Real View Books 


"I prefer a more grey and gracious haze"

“THE hot weather, which has been almost coincident with the new reign, might serve, perhaps as another omen, if I were one who likes omens—or like hot weather. Unfortunately, I am one of those heretics who tend (during a strong summer) to the somewhat hasty opinion of certain early Christians, that Apollo is a devil. Or if he is a beneficent deity, he is one of a highly searching and even ruthless sort; a flaming fact, picking out and emphasing other facts; making the world all too realistic. The chief gift of hot weather to me is the somewhat unpopular benefit called a conviction of sin. All the rest of the year I am untidy, lazy, awkward, and futile. But in hot weather I feel untidy, lazy, awkward, and futile. Sitting in a garden-chair in a fresh breeze under a brisk grey and silver sky, I feel a frightfully strenuous fellow: sitting on the same garden-chair in strong sunshine, it begins slowly to dawn on me that I am doing nothing. In neither case, of course, do I get out of the chair. But I resent that noontide glare of photographic detail by the ruthless light of which I can quite clearly see myself sitting in the chair. I prefer a more grey and gracious haze, something more in the Celtic-twilight style, through which I can only faintly trace my own contours, vast but vague in the dusk and distance."

~G.K. Chesterton: Illustrated London News, June 11, 1910.


Three Acres and a Cow

"THE great lords will refuse the English peasant his three acres and a cow on advanced grounds, if they cannot refuse it longer on reactionary grounds. They will deny him the three acres on grounds of State Ownership. They will forbid him the cow on grounds of humanitarianism."

~G.K. Chesterton: What's Wrong with the World, Part One, Chap. IX─History of Hudge and Gudge.

The Acres and a Cow, self-portrait by G.K. Chesterton


History of Hudge and Gudge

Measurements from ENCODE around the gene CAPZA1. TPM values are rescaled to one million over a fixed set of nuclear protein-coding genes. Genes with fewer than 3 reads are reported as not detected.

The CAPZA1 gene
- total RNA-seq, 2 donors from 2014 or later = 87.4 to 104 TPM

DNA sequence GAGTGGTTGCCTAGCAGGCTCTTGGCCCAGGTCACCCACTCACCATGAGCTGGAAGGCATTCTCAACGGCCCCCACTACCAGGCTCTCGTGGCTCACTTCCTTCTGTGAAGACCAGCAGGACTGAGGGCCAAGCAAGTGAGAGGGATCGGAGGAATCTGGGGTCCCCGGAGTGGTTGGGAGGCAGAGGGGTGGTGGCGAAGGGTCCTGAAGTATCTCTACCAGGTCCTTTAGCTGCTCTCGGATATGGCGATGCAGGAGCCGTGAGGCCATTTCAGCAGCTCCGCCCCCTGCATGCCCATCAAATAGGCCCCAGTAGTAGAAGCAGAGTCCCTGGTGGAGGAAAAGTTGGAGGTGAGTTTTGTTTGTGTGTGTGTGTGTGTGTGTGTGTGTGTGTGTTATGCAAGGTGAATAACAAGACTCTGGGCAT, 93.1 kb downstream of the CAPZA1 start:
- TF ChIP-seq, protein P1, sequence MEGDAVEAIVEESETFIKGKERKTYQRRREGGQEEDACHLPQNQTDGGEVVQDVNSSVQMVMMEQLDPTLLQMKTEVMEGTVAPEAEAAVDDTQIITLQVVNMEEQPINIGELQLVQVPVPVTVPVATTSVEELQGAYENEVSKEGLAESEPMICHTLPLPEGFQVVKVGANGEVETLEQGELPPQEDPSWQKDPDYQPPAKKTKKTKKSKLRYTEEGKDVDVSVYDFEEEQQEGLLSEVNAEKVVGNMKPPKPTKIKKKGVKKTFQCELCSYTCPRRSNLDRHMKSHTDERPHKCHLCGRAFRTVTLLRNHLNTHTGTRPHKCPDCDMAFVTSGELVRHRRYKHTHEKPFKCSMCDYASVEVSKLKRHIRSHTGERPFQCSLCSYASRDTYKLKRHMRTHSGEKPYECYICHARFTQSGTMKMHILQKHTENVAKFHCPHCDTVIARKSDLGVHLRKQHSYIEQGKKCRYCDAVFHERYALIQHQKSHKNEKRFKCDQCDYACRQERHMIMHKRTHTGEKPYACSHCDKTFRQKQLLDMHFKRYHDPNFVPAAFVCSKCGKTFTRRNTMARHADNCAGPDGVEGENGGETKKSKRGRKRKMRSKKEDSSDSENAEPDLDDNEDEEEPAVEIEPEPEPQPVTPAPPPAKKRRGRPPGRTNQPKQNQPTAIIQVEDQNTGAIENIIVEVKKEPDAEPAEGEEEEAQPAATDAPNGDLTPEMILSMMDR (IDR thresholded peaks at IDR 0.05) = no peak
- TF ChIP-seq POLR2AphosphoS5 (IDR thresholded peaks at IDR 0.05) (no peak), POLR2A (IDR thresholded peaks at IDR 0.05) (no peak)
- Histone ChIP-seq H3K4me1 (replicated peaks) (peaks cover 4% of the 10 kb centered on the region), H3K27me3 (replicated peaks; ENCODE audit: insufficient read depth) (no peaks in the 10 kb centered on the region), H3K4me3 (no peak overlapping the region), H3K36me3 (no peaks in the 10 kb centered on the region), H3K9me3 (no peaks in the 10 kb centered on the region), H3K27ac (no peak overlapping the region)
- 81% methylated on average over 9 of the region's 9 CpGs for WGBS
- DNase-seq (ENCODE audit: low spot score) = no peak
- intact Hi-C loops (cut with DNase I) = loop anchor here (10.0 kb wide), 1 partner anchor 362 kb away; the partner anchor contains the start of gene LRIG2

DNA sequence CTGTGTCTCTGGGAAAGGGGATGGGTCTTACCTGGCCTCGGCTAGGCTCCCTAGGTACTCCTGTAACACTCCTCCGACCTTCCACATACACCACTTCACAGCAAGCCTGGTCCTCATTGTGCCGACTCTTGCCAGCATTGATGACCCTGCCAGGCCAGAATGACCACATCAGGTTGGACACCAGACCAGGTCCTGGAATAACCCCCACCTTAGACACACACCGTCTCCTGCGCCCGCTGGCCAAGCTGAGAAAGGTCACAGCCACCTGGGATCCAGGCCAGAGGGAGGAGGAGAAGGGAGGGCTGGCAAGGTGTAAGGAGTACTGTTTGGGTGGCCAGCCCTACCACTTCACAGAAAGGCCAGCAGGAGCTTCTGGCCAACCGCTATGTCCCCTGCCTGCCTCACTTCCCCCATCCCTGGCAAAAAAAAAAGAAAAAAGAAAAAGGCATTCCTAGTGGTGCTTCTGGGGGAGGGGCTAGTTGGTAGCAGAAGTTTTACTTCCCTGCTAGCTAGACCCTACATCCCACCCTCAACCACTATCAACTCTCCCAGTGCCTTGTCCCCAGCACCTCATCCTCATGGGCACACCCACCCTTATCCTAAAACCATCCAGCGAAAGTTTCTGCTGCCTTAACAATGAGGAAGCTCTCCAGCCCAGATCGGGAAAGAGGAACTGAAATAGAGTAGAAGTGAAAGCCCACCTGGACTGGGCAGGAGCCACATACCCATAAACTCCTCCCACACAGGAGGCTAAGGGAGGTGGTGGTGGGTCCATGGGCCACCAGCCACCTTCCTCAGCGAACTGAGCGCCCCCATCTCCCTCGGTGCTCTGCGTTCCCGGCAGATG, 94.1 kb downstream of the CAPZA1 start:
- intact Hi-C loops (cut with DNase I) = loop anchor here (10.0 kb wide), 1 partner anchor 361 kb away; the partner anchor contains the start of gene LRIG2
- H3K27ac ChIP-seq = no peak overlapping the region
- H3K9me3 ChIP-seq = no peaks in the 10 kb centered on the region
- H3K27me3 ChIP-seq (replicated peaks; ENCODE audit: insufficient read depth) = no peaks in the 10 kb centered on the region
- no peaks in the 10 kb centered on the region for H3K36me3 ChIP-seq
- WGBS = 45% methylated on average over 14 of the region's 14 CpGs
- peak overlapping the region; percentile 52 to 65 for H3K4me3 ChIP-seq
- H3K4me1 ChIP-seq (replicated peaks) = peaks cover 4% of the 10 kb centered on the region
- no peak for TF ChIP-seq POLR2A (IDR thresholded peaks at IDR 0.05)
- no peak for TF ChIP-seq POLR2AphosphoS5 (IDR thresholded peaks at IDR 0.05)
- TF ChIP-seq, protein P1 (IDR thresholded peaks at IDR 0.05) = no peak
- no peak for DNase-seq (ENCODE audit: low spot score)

THERE IS, let us say, a certain filthy rookery in Hoxton, dripping with disease and honeycombed with crime and promiscuity. There are, let us say, two noble and courageous young men, of pure intentions and (if you prefer it) noble birth; let us call them Hudge and Gudge. Hudge, let us say, is of a bustling sort; he points out that the people must at all costs be got out of this den; he subscribes and collects money, but he finds (despite the large financial interests of the Hudges) that the thing will have to be done on the cheap if it is to be done on the spot. He therefore, runs up a row of tall bare tenements like beehives; and soon has all the poor people bundled into their little brick cells, which are certainly better than their old quarters, in so far as they are weather proof, well ventilated and supplied with clean water. But Gudge has a more delicate nature. He feels a nameless something lacking in the little brick boxes; he raises numberless objections; he even assails the celebrated Hudge Report, with the Gudge Minority Report; and by the end of a year or so has come to telling Hudge heatedly that the people were much happier where they were before. As the people preserve in both places precisely the same air of dazed amiability, it is very difficult to find out which is right. But at least one might safely say that no people ever liked stench or starvation as such, but only some peculiar pleasures en tangled with them. Not so feels the sensitive Gudge. Long before the final quarrel (Hudge v. Gudge and Another), Gudge has succeeded in persuading himself that slums and stinks are really very nice things; that the habit of sleeping fourteen in a room is what has made our England great; and that the smell of open drains is absolutely essential to the rearing of a viking breed.